uantifying quotient of curiosity...
Whether it is YOGA or ZERO or DECIMAL NUMBER SYSTEM, India receives the credit of bringing many new things into existence. Vedic Maths is one of such major contributions of India to the contemporary world. VM is a weapon to strengthen the foundation of mathematics in young children. It is an undeniable fact that Vedic Maths provides an easy and logical approach to learn mathematics and can be a cure for math-anxiety in majority of kids. The methods of VM are not coincidental; rather they are empirically proven and infallible. VM has got a tag "made in India" and we Indians are denigrating it like a useless heap of dirt. While researching on VM, it is observed that there is a huge number of VM book authors who are of non-Indian descent because Indians have turned their faces away from it after being convinced by some amateurs who themselves do not know much about VM. Traveller immigrants who come from Europe or America keep special sessions on such "products" of India namely YOGA and Vedic Maths as they find it quite intriguing and motivational.
It is a common misconception that VM is a collection of shortcut tricks for faster calculations (as it is wrongly portrayed by amateurs). VM is a discipline like every other ones. Although, first official books on VM were published in the beginning of 20th century by famous Swami Bharti Krishna Tirtha Ji Maharaj, it is still in its infancy and the reason behind this is- most of the educators believe that VM can be used for arithmetics only. Unaware of the efficiency and versatility of VM, people believe that VM can not help students in other branches of maths. To make it clear, VM has got its applications in Algebra, Geometry, Co-ordinate Geometry, Calculus, Trigonometry, Number theory etc.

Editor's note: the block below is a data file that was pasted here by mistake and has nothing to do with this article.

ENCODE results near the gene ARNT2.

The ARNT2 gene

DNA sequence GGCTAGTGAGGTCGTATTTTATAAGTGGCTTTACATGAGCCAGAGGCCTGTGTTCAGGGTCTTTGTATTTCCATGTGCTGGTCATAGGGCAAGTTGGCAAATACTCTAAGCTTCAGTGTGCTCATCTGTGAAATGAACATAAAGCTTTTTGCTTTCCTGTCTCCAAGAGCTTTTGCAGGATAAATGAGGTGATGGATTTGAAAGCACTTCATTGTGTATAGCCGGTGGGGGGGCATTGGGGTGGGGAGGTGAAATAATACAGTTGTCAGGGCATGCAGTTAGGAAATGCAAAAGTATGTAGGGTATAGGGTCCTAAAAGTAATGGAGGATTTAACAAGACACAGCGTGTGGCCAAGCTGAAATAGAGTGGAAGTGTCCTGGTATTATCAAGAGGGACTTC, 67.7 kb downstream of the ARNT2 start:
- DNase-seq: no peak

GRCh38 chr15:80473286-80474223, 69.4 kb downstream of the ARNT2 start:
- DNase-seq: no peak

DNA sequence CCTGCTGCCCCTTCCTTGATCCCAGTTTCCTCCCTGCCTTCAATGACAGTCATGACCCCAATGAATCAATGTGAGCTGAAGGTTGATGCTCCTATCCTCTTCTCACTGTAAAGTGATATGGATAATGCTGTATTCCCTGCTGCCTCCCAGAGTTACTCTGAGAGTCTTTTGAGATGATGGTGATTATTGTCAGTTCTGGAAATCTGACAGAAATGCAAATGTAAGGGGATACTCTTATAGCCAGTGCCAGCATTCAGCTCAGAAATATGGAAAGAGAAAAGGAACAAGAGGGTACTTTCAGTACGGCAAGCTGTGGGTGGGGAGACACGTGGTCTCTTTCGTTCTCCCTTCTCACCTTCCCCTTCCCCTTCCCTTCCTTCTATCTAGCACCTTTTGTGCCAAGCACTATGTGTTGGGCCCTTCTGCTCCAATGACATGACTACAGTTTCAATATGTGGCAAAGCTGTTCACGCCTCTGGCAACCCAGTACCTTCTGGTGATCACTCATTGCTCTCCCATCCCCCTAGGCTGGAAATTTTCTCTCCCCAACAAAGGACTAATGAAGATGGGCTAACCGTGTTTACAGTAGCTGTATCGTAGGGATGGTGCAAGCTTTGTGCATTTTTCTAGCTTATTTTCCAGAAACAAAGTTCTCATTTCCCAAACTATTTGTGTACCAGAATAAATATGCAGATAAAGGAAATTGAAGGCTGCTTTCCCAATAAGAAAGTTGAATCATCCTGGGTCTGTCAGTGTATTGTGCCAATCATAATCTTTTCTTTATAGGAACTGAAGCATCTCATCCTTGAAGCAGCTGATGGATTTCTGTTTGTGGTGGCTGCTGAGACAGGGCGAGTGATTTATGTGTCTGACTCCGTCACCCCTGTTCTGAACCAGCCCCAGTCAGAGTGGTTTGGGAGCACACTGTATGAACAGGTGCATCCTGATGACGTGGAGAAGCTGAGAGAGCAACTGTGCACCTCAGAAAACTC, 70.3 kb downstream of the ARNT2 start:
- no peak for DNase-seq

VM is an unexplored area and it requires our attention to flourish to its pinnacle. It might feel little disturbing to some conformists, but VM can be used to obtain revolutionary results too. It can be used to prove certain classical conjectures which are still unanswerable in conventional domains e.g. Fermat's last theorem, Collatz conjecture etc. You must be thinking What's so special in VM to explore. It can be easily understood with the help of an example. Before the invention of "i = sqrt (-1)", it was believed that equation x^2+1=0 had no solution because at that point of time, it was absolutely counterintuitive to imagine a number whose square is negative as we do not encounter any such number in our everyday life. We were taught that square of all real numbers (positive and negative) is always non-negative. Euler introduced symbol "i" for square root of minus 1 and obtained many results which are now helping mathematicians, physicists and engineers in their areas. Imagine where would we, if we discarded Euler's idea. Today, we all know that many complex problems in mathematics, physics or engineering are solved easily with the help of complex numbers. In nutshell, we must not underestimate anything just because it is not stereotypical or unconventional. VM can give us many fruitful consequences in future if we explore it to the fullest. It is my humble appeal not from the people of India but from across the world to collaborate and help Vedic Maths bloom and serve its purpose.